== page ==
QLED TV: Samsung's latest television acronym explained


It seems like just yesterday that Samsung announced that QLED would be replacing SUHD. And while we had a tough time saying good-bye to Samsung's old moniker, QLED promises to be an even better screen technology than SUHD ever was.

It's so confident in QLED that Samsung's 2018 TV line-up offers six series of QLED screens – the Q9FN, the Q8FN, Q8CN, the Q7FN, Q7CN and Q6FN. These series almost directly mirror Samsung's line-up of 2017 TVs.

But what is QLED? Why is it better than traditional LED? How does QLED stack up against OLED? Does Samsung's marketing department hate us? These are all excellent questions, and ones that you can find the answers to right here! 

What is QLED?

It's a bit of an enigma, to put it lightly. Literally QLED means – or we suppose it means – quantum dot light-emitting diode (QLED, not to be confused with OLED TVs), but this Samsung-baked concept is basically just the latest set of enhancements to the same quantum dot technology that the company has been working on for the past few years. 

Technically speaking, Samsung's QLED TVs are not QLED at all, well, at least in the way that we understand the term. A 'proper' quantum light-emitting diode element emits its own light – the clue is in the name – whereas Samsung's latest TVs use a separate LCD backlight (and an edge-lit backlight, at that) just like any other LED-LCD TV. So where the QLED moniker comes from, we're not sure.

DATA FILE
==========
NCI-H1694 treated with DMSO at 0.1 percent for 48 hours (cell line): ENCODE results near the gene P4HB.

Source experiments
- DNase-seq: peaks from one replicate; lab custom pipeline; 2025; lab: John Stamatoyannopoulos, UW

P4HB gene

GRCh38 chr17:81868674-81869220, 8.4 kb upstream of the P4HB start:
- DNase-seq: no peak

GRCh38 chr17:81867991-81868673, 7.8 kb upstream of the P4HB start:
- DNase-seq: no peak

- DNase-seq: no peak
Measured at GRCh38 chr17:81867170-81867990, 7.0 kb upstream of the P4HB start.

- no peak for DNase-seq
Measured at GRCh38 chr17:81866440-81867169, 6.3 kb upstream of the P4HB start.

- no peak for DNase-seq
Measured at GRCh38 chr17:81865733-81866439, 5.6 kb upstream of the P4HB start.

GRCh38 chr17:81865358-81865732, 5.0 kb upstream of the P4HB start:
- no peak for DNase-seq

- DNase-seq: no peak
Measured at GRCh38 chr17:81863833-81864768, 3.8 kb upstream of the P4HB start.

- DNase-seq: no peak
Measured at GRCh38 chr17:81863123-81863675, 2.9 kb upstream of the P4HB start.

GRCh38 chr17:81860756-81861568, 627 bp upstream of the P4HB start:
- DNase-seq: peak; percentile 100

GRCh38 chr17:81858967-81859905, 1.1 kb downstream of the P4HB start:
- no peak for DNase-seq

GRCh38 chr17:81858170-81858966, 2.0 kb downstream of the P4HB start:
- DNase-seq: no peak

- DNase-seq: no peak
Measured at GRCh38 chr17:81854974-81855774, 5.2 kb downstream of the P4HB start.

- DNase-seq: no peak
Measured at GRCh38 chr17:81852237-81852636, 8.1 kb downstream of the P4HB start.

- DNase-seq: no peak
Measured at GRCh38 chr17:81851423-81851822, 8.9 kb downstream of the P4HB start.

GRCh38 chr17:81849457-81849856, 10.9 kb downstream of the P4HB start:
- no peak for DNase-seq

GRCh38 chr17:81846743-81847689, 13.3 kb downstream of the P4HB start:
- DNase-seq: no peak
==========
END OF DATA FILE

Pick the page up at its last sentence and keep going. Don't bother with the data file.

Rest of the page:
How does a QLED TV work?

It’s complicated, but hang in there with us. So, to start, all QLED TVs have a quantum dot filter. This year, there’s a new refined aluminium compound that help make the dots more efficient (and therefore brighter) and more effective at passing pass light through, which creates wider and more accurate colour. 

So what is a quantum dot filter exactly? It’s a film of tiny crystal semi-conductor particles that can be precisely controlled for their colour output, which replace the red, green and blue colour filters that old TVs used.

Samsung says that its QLED TVs use the new filters to display 100% coverage of the DCI/P3 color space (read: much deeper black levels and sparkling HDR), and maintain that performance whatever the brightness. 

They’re so bright, in fact, that Samsung's QLED TVs can manage anywhere between 1500 nits to 2000 nits brightness. Considering 1000 nits is needed to produce HDR, that's proper bright, though exactly how anyone could stand the glare of 2000 nits, we're not sure. Sunglasses, anyone?

While the advances in brightness are intriguing, Samsung claims that the new QLED TVs have a newly designed pixel panel structure to allow better off-axis viewing. For a living room environment, that could be QLED's big selling point.

Vials containing quantum dots before they get put into a TV. © Jamie Carter

Vials containing quantum dots before they get put into a TV. © Jamie Carter